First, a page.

Sunday, 17 December, 2017

Iran successfully tests ballistic missile - state media

Melinda Barton | 25 September, 2017, 06:40

Iran said on Saturday it had successfully tested a new ballistic missile with a range of 2,000 km (1,200 miles) and would keep developing its arsenal despite U.S. pressure to stop.

An Iranian medium range missile Zelzal passes by Iranian President Hassan Rouhani (C) during the annual military parade marking the anniversary of the outbreak of its devastating 1980-1988 war with Saddam Hussein's Iraq, on September 22, 2017 in Tehran. The location of the test-firing hasn't been identified.

Foreign Secretary Boris Johnson said the test conflicted with a 2015 United Nations resolution with Iran over their nuclear program.

It's been known that Iran has had a missile with a range capable of reaching Israel, said Mark Fitzpatrick, executive director of the Institute for Internal Strategic Studies-Americas, a think tank. Iran says it has no such plans.

Iranian media outlets are calling the new missile "long-range" - but by most standards, it would be considered a medium-range ballistic missile. "They are also working with North Korea", Trump said on Twitter. Not much of an agreement the USA have, Trump tweeted.

"On the path to improve our country's defensive capacity we will certainly not be the least affected by any threats and we won't ask anyone's permission", Brigadier General Amir Hatami said in remarks carried by state television.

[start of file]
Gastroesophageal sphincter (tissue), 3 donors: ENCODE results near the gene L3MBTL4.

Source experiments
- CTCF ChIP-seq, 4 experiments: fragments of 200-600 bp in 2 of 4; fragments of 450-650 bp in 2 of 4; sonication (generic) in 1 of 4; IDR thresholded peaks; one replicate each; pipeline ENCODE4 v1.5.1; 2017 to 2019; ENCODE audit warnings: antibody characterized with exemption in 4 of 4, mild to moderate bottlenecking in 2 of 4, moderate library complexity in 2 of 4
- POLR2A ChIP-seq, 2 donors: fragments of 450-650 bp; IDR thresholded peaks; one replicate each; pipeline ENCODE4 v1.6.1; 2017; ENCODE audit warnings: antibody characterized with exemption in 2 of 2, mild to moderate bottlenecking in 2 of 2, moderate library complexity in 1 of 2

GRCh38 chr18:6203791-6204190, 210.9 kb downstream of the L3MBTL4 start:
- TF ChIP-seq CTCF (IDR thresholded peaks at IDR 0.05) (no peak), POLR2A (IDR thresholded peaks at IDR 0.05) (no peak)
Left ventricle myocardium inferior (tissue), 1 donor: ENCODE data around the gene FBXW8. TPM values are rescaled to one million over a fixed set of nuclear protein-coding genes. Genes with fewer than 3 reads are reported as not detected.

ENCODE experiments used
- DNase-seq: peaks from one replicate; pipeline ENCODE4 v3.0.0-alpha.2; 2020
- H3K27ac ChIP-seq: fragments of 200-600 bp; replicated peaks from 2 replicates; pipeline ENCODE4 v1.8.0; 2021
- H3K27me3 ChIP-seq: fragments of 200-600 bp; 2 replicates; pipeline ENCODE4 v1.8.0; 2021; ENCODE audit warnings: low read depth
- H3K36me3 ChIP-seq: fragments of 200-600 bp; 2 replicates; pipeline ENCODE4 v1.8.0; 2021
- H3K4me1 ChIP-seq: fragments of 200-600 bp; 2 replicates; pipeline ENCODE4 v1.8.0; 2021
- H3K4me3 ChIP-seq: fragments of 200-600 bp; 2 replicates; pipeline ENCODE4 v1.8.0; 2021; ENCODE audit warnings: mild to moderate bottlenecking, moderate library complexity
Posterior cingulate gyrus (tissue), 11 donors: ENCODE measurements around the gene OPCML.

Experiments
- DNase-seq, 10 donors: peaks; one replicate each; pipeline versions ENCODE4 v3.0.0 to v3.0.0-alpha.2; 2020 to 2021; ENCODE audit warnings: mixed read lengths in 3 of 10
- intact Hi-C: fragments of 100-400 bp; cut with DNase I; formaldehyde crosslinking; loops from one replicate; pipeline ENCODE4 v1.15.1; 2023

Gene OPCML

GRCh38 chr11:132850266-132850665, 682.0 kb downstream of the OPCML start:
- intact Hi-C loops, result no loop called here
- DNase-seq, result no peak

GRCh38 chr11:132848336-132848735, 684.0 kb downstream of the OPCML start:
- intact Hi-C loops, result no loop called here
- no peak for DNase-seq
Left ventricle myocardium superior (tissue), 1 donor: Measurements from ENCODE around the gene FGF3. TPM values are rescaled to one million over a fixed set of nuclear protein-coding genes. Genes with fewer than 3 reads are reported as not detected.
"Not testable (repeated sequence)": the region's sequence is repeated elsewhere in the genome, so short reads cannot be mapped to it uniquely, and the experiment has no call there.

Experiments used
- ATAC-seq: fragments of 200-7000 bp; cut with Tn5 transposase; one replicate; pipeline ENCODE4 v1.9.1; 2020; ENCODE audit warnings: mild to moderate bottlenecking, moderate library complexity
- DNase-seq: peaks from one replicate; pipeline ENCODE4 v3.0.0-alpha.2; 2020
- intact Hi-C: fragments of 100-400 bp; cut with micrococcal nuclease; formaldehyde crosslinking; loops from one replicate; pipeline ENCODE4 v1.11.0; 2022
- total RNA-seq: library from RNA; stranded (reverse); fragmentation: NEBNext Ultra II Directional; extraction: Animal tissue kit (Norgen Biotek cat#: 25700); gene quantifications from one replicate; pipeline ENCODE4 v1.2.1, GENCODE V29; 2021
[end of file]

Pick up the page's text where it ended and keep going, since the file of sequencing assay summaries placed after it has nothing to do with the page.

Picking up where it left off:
"The weight of the Khorramshahr missile's warhead has been announced to be 1,800 kg (4,000 lbs), ... making it Iran's most powerful missile for defence and retaliation against any aggressive enemy", state television said.

Under that agreement between Iran and five major world powers, Tehran agreed to uranium-enrichment limits and to worldwide inspections of its nuclear facilities in return for the lifting of crippling banking and trade sanctions.

Friday's parade also showcased various Iranian army units and Revolutionary Guard forces, as well as the police.

Trump has threatened to bin the nuclear agreement, saying Iran is developing missiles that may be used to deliver a nuclear warhead when the deal's restrictions are lifted in 2025. The deal, Rouhani said, is supported by his government and the five other parties - Russia, China, Britain, France and Germany - that signed the agreement.

The news report cites that detail as being "much to the chagrin of President Trump and company" - but 2017 isn't the first time the USA has aired its concerns over Iran's rocket and missile research.